As previously mentioned, haemangiosarcoma of the skin typically develops because of exposure to sunlight. However, when it comes to the other forms of this aggressive, malignant cancer, the causes remain unknown. With this said, it has been found that in people the causes are thought to be exposure to certain types of chemicals and toxins which includes things like vinyl chloride and as such a lot of research is being carried out to determine just what triggers this form of cancer. In dogs, research has suggested that there could be a genetic link because some breeds are more predisposed to developing the condition than others.
It has been found that certain breeds are more at risk than others of developing the condition in any of its forms. Dogs between the ages of six and thirteen years appear to be the most at risk and medium to larger dogs seem to be the most affected by haemangioscarcoma. The breeds most at risk are as follows:
The most common site on a dog's body where the cancer first takes hold tends to be the spleen. However, other locations it can also take only as a primary site include the following bearing in mind that it can start anywhere on the body where there are blood vessels:
The problem with spotting signs of there being something wrong is that most of the tumours develop on a dog's internal organs which means the symptoms are hard to see until the cancer has spread to other parts of the body. The first signs of a problem usually occur when a tumour ruptures which leads to excessive bleeding as such the onset of the problem appears to be sudden and therefore unexpected. However, the most common sign of a problem is when a dog has a lump under their skin. Other symptoms could include the following:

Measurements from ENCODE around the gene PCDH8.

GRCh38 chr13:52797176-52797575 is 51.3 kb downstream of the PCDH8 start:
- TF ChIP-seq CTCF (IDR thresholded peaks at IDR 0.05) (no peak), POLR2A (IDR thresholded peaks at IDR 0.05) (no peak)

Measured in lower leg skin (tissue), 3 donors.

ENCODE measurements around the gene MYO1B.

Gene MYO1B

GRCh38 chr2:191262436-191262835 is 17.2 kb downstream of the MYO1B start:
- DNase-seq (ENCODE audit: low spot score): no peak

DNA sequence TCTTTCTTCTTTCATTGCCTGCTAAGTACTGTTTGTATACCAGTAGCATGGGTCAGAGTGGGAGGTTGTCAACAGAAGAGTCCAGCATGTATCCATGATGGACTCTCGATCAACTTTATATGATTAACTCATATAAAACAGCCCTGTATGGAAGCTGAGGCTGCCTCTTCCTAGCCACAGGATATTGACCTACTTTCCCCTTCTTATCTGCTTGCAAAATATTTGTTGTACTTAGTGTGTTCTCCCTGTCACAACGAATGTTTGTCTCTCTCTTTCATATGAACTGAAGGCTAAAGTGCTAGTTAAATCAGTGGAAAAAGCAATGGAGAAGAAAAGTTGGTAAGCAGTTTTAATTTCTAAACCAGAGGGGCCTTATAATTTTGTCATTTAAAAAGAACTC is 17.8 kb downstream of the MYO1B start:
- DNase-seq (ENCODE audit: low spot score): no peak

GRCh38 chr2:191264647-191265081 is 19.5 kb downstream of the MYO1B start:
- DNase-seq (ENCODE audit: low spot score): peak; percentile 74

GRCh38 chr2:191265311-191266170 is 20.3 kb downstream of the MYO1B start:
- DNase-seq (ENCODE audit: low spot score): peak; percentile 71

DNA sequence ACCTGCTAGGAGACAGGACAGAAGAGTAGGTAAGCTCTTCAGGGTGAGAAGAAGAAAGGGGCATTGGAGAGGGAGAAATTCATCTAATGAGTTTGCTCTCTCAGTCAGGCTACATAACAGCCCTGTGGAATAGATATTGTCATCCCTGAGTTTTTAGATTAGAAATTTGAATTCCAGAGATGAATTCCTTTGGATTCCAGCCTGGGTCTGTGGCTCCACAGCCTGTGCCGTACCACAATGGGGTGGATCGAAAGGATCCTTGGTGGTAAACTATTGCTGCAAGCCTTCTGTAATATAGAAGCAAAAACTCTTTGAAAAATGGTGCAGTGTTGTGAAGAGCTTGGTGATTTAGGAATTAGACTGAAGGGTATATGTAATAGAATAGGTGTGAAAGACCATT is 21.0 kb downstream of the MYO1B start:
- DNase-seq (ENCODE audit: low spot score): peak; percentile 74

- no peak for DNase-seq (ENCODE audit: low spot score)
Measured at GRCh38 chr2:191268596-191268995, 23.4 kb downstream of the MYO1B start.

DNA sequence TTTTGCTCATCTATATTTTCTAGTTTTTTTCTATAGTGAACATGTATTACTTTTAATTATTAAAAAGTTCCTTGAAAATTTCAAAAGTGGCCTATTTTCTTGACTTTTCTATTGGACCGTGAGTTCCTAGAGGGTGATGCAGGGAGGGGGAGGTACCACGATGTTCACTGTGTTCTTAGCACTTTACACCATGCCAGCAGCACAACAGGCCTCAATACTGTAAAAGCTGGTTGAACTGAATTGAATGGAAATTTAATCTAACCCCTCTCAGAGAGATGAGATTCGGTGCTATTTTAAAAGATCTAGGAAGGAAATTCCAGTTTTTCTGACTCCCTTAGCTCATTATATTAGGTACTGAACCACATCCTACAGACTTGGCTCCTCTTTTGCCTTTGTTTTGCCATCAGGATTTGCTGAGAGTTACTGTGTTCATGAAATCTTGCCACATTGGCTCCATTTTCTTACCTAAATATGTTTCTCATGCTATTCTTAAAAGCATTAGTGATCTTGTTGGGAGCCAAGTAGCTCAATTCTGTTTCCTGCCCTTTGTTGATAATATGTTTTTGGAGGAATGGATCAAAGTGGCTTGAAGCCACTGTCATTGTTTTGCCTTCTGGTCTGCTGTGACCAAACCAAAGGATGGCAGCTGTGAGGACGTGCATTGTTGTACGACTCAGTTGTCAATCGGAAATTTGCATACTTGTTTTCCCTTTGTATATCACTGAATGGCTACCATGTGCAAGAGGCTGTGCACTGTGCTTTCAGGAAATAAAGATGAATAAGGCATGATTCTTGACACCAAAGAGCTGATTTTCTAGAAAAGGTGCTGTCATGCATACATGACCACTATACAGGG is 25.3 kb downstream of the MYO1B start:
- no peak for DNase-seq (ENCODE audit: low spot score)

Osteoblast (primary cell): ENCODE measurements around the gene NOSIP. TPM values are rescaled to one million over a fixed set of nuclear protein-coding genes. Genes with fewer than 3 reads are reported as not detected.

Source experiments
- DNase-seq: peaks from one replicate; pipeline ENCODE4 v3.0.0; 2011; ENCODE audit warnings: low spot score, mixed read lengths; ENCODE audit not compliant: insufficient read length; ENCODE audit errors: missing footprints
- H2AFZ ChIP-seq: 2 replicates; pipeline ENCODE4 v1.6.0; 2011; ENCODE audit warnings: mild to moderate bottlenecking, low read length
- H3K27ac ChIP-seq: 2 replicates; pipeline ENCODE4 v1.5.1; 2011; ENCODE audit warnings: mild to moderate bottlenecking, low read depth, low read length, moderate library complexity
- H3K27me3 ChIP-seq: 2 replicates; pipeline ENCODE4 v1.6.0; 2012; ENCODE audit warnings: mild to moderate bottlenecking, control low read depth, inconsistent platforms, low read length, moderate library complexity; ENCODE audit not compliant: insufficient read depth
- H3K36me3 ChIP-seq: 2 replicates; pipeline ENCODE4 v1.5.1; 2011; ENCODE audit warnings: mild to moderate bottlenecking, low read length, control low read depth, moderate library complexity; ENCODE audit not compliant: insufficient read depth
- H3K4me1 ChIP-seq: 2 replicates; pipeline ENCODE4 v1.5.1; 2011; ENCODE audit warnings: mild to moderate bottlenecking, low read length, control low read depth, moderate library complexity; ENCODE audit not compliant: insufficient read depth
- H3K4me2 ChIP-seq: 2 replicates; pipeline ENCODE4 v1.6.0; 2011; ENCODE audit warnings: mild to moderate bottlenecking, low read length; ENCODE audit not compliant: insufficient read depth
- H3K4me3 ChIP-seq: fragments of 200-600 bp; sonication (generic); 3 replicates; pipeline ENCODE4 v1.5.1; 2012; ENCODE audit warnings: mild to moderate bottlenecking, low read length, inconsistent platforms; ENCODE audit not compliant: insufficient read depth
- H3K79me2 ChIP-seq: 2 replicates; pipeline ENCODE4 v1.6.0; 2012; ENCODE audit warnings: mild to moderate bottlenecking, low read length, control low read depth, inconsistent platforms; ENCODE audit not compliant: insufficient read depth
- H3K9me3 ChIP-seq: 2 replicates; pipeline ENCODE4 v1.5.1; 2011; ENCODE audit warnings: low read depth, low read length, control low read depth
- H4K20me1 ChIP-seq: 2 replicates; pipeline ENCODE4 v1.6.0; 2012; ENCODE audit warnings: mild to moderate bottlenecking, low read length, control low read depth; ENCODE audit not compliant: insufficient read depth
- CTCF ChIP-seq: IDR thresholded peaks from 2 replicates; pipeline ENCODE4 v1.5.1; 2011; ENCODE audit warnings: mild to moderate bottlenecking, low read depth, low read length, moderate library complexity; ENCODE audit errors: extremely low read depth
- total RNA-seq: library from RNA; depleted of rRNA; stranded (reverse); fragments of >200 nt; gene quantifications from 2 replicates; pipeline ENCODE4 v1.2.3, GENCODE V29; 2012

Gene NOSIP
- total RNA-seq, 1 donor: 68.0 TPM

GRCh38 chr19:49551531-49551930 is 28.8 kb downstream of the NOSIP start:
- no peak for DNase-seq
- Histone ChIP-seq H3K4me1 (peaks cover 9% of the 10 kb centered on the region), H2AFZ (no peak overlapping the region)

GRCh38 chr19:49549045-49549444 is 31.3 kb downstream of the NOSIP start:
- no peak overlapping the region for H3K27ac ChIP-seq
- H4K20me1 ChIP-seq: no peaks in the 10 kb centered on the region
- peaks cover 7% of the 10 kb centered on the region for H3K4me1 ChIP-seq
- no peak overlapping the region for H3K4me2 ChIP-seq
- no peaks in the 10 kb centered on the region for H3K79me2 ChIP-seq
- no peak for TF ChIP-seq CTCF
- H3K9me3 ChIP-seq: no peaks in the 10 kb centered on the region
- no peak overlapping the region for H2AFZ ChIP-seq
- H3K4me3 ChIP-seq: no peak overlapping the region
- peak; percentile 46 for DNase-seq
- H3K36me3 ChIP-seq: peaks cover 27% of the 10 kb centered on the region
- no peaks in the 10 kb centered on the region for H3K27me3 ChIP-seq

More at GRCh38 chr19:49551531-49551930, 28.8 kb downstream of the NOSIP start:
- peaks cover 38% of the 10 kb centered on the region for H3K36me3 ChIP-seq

A vet would need to have a dog's full medical history and they would need to carry out a full physical examination which would include looking at the following:
Treating the condition depends on where the tumours have formed, but when it's on a dog's skin, the prognosis is a lot better than when it's elsewhere on their bodies because they can be surgically removed. If the tumours have penetrated deeper into a dog's skin or muscle tissue, a vet might recommend chemotherapy or radiotherapy to ensure a more effective treatment of dermal haemangiosarcoma.
Should a dog be diagnosed with a visceral type of the disorder, a more aggressive approach to treatment would be necessary, but the prognosis is never that good. If a tumour is small, a vet might be able to surgically remove a dog's spleen if the tumour is located there. Tumours found around a dog's heart, if still small, could also be surgically removed which may prolong a dog's life a little. However, surgery alone would not be enough because the cancer is so aggressive and it may have already spread to other parts of the body. As such, the standard treatment for haemangiosarcoma is both surgery and chemotherapy.
As previously mentioned, the prognosis for dogs suffering from haemangiosarcoma is never good more especially if any internal organs have been affected. As such, once a diagnosis has been confirmed, sadly most dogs succumb to their symptoms around 2 months later. If the cancer has not spread and dogs have been given chemotherapy which they have responded to well, owners can expect dogs to live for another six to ten months. Should a dog just be suffering from the dermal form of haemangiosarcoma, once treated a dog's average life span after tumours have been surgically removed is around six months.
Where the spleen is involved, dogs don't survive for very long once the spleen has been removed, but if the tumour has not ruptured, the prognosis tends to be that much better. Sadly, a blood disorder is typically associated with haemangiosarcoma called disseminated intravascular coagulation or DIC for short and it's where blood clots inside blood vessels which can prove fatal.